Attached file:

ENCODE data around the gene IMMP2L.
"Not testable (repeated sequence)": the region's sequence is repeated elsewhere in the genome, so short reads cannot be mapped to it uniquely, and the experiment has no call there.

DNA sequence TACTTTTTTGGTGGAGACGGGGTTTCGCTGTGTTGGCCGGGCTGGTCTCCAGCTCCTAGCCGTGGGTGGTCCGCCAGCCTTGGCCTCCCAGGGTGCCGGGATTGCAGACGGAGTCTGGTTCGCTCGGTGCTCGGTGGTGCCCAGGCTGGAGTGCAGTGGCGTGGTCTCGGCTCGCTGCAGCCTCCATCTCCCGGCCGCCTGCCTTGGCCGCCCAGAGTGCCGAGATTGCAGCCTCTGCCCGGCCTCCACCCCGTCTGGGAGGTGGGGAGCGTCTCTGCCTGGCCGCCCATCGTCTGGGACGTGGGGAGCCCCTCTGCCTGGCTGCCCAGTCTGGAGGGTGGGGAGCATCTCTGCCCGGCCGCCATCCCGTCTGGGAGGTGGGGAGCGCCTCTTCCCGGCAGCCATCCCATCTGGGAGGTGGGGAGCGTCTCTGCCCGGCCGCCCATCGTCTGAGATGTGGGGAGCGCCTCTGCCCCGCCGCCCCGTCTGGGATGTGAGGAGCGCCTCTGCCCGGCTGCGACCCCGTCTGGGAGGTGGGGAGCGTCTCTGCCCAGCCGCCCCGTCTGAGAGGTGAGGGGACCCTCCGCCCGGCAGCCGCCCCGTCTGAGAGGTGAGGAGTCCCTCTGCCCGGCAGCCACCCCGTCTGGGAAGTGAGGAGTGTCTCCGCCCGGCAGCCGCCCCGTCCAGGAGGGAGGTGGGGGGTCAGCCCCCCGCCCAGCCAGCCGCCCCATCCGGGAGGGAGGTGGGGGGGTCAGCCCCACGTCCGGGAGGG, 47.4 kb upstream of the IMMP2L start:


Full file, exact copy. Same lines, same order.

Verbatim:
ENCODE data around the gene IMMP2L.
"Not testable (repeated sequence)": the region's sequence is repeated elsewhere in the genome, so short reads cannot be mapped to it uniquely, and the experiment has no call there.

DNA sequence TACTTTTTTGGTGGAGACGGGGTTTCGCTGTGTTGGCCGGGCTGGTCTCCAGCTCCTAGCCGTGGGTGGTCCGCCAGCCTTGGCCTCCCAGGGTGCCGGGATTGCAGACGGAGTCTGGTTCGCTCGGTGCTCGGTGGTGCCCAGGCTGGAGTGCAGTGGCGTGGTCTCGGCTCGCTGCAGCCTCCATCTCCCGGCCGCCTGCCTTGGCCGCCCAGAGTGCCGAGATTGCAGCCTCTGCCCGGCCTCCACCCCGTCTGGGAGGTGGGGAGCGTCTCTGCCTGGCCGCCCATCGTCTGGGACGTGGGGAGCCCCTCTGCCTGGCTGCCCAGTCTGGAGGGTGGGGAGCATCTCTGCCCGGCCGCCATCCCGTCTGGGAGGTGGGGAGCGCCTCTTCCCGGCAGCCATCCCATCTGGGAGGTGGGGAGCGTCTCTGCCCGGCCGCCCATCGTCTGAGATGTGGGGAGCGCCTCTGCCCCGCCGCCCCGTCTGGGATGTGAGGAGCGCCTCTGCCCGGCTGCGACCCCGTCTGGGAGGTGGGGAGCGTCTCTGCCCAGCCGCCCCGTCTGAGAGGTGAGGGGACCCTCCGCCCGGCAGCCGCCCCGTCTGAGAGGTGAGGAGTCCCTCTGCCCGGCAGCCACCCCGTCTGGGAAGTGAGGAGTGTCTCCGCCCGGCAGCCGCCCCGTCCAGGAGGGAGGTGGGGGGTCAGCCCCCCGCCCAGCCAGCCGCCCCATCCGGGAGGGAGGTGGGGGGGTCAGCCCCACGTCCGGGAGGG, 47.4 kb upstream of the IMMP2L start: